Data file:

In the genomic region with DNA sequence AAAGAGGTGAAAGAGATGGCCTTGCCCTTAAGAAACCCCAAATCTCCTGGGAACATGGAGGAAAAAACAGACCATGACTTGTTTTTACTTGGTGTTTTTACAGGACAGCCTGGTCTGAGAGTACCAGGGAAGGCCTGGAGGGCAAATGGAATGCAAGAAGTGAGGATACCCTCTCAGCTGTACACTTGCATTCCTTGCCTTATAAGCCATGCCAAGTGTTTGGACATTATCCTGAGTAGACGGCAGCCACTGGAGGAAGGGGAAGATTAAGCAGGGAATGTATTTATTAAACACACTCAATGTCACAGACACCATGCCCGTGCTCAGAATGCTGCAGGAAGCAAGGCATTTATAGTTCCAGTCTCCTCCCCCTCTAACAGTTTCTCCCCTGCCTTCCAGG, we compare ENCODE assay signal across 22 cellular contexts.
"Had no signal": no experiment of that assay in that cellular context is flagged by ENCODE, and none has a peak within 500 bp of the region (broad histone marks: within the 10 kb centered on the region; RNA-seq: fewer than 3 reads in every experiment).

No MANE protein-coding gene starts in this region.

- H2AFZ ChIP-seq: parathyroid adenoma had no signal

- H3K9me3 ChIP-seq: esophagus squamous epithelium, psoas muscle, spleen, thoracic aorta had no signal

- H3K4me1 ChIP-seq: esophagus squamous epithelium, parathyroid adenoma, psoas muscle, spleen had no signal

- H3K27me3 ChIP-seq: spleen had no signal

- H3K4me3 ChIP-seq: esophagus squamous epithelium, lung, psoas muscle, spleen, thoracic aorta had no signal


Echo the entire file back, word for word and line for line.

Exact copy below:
In the genomic region with DNA sequence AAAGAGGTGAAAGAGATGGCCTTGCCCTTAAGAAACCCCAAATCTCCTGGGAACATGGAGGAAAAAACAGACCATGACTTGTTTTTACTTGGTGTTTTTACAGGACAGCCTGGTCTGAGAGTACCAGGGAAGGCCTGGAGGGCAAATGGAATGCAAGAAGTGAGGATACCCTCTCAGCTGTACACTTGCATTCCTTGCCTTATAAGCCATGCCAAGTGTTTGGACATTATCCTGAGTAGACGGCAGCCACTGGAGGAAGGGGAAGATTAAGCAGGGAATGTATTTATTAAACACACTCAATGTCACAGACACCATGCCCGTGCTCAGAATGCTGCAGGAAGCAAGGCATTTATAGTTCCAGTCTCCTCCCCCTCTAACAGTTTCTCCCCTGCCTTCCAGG, we compare ENCODE assay signal across 22 cellular contexts.
"Had no signal": no experiment of that assay in that cellular context is flagged by ENCODE, and none has a peak within 500 bp of the region (broad histone marks: within the 10 kb centered on the region; RNA-seq: fewer than 3 reads in every experiment).

No MANE protein-coding gene starts in this region.

- H2AFZ ChIP-seq: parathyroid adenoma had no signal

- H3K9me3 ChIP-seq: esophagus squamous epithelium, psoas muscle, spleen, thoracic aorta had no signal

- H3K4me1 ChIP-seq: esophagus squamous epithelium, parathyroid adenoma, psoas muscle, spleen had no signal

- H3K27me3 ChIP-seq: spleen had no signal

- H3K4me3 ChIP-seq: esophagus squamous epithelium, lung, psoas muscle, spleen, thoracic aorta had no signal